2 Part IV of the London Naval Treaty of 1930 prohibited the sinking, or the rendering incapable of navigation, of a merchant vessel unless the passengers, crew and ship's papers were first placed in safety. When the Treaty was otherwise due to expire in 1936, the United States, Great Britain (for herself and the Dominions and India), France, Italy and Japan signed in London on 6 November, 1936, a Protocol incorporating Part IV of the Treaty, which Part thus remained in force. Germany acceded to this Protocol in 1936. (Oppenheim, International Law, 6th Edition, edited by H. Lauterpacht, 1940, § 194A).
Dr. Garbett, the Archbishop of York, had some wise things to say on this subject in the York Diocesan Leaflet in June, 1943. He had been asked, he said, to join in protests against the bombing of German and Italian towns. He gave some reasons for his not being able to consent. 'The real justification for continuing this bombing is that it will shorten the war and may save thousands of lives. Those who demand the suspension of all bombing are advocating a policy which would condemn many more of our soldiers to death, and would postpone the hour of liberation which will alone save from massacre and torture those who are now in the power of the Nazis.'
'Often in life,' the Archbishop went on, 'there is no clear choice between absolute right and wrong; frequently the choice has to be made, of the lesser of two evils, and it is a lesser evil to bomb a war-loving Germany than to sacrifice the lives of thousands of our own fellow-countrymen who long for peace and to delay delivering millions now held in slavery. . . . However much we may deplore the sufferings of the civilian population and the destruction of their homes, and of beautiful buildings, we must continue to use our superiority in the air as a means of ending the war as speedily as we can, and then build up some strong central international order which will by force maintain peace until it is willingly accepted by all the nations.' 
There was in Germany, when it suited Germany's purpose, no hesitation to admit that the bombing of military objectives might have as an incidental consequence the injuring of civilian life and property, but that it was not the less lawful on that account. A German professor who
1 The Times, 25 June, 1943.
wrote an apologia for the German air force in the last war emphasised the impracticability of ensuring complete immunity for women and children in air warfare. 'Germany cannot be reproached for killing women and children,' he said, 'because an airman cannot compute the exact spot on which he intends his missiles to strike. It is in accord with the tragic consequences of war that here, too, the innocent must suffer with the guilty.'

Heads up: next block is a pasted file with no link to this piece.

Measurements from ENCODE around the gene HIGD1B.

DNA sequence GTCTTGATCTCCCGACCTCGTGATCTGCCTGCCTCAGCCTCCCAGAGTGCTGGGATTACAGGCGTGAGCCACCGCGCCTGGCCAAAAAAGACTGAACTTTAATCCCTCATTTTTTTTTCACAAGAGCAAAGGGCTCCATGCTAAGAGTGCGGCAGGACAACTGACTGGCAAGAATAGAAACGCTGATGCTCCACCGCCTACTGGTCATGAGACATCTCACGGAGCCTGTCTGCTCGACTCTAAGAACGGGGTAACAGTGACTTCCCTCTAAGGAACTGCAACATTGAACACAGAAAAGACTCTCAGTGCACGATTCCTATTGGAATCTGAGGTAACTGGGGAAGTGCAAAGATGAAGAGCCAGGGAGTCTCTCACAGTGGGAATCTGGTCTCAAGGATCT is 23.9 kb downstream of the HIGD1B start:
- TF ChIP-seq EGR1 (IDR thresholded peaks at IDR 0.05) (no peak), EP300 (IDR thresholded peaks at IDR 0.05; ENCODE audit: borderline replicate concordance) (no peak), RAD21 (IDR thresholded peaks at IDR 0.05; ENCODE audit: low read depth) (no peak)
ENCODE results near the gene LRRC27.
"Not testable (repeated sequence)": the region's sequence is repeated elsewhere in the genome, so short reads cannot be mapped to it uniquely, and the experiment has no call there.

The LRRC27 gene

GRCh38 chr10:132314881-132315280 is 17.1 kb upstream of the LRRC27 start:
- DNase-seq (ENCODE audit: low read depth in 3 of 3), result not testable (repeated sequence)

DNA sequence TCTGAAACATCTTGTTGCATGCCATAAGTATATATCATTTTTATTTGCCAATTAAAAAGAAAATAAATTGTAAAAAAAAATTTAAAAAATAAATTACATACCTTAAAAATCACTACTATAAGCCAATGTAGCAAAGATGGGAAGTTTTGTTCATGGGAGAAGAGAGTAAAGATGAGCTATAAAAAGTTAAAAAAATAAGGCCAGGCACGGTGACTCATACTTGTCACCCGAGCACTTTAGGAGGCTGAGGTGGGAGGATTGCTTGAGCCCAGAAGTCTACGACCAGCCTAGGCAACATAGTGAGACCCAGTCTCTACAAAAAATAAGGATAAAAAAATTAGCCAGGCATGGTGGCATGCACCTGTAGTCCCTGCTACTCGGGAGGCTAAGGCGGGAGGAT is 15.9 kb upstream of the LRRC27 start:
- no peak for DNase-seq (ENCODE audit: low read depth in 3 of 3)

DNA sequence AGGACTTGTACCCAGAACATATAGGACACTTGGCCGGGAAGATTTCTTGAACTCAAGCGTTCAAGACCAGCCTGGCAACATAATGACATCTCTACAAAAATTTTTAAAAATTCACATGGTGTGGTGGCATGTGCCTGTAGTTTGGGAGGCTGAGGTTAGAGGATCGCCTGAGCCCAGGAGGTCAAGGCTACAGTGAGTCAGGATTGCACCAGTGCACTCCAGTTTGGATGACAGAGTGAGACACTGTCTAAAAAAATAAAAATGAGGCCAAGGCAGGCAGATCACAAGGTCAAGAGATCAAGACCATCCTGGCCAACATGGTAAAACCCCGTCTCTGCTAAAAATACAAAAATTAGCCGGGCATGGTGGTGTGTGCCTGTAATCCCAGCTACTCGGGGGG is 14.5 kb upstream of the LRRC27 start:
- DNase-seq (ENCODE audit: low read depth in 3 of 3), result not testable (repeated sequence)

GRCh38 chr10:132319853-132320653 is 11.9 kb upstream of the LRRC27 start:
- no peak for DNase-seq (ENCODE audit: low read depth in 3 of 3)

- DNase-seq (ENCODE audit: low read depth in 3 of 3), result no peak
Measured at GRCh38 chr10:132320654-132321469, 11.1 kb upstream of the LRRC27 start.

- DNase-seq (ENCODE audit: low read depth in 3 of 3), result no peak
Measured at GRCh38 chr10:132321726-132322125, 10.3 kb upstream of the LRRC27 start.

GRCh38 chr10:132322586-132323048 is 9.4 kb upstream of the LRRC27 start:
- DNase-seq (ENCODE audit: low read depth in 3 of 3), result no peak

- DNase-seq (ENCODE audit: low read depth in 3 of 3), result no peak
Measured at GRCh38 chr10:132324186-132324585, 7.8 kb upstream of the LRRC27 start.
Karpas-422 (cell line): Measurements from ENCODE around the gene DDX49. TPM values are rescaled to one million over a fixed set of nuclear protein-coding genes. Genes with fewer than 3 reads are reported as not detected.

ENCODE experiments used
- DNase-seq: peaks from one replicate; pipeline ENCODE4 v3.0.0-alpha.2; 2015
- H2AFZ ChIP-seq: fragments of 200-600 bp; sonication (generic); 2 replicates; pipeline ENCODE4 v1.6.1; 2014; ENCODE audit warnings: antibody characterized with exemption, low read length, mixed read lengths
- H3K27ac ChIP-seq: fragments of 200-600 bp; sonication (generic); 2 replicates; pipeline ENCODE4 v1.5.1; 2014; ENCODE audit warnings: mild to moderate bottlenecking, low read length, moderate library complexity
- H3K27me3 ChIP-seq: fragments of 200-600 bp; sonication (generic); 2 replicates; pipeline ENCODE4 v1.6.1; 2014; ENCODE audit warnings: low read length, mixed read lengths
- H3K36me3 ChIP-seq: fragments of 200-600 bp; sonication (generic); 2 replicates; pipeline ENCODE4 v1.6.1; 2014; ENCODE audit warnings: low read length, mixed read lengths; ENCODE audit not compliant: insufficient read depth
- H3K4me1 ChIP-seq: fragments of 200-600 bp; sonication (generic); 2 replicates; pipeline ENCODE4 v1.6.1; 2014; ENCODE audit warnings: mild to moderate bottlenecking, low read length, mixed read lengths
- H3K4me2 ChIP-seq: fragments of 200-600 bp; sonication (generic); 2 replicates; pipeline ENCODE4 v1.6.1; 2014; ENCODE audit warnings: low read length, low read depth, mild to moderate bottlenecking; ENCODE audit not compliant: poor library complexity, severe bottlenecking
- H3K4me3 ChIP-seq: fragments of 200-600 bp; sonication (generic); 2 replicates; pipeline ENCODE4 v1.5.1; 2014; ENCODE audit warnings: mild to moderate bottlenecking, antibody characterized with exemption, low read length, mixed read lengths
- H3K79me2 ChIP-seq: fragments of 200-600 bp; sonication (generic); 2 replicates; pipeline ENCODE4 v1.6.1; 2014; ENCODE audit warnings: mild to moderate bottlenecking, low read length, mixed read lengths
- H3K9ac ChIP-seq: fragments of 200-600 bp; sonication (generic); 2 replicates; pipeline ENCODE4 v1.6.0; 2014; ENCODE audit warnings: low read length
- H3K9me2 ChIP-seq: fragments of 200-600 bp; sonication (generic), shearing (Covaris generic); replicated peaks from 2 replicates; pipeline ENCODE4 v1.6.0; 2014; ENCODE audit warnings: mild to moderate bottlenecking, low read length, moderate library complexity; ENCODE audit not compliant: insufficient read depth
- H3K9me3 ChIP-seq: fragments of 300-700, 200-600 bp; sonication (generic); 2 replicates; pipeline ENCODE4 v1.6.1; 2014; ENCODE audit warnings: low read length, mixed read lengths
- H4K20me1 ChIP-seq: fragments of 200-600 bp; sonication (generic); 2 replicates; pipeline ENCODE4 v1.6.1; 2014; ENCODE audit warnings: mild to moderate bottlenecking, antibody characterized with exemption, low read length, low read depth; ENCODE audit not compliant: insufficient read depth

Lamentable as is the killing of non-combatants proper when an industrial centre is bombed, the tragedy must be viewed not in isolation but against the sombre background of war. Some critics of bombing policy appear to lose perspective in this matter. They discuss the question without regard to certain other incidents of war and almost as if it were one which could be decided according to the standards applicable to preventible disasters in peace. That is to misconceive the whole situation. War is war, and it is horrible. The loss of civilian life which bombing causes is almost trivial in comparison with that due to blockade. In the war of 1914-18 the excess civilian mortality, as compared with the normal, amounted in Germany to about 700,000, while the deficit in the birth-rate in the four years was about 2,900,000. These figures compared with an excess mortality of 250,000 and a decrease in births of 600,000 in Britain during the four years. The difference between the German and the British figures must be attributed in large part to the action of the blockade.  History seems to be repeating itself in the present war. Some very significant statistics were published in Germany and summarised in The Times of 24 May, 1943.
1 Muller-Meiningen, Zusammenbruch des Völkerrechts, quoted by J. W. Garner, International Law in the World War, 1920, Vol. I, p. 488, note.
2 S. Dumas and K. O. Vedel-Peterson, Loss of Life Caused by War, Copenhagen, English translation, 1923, pp. 133-4.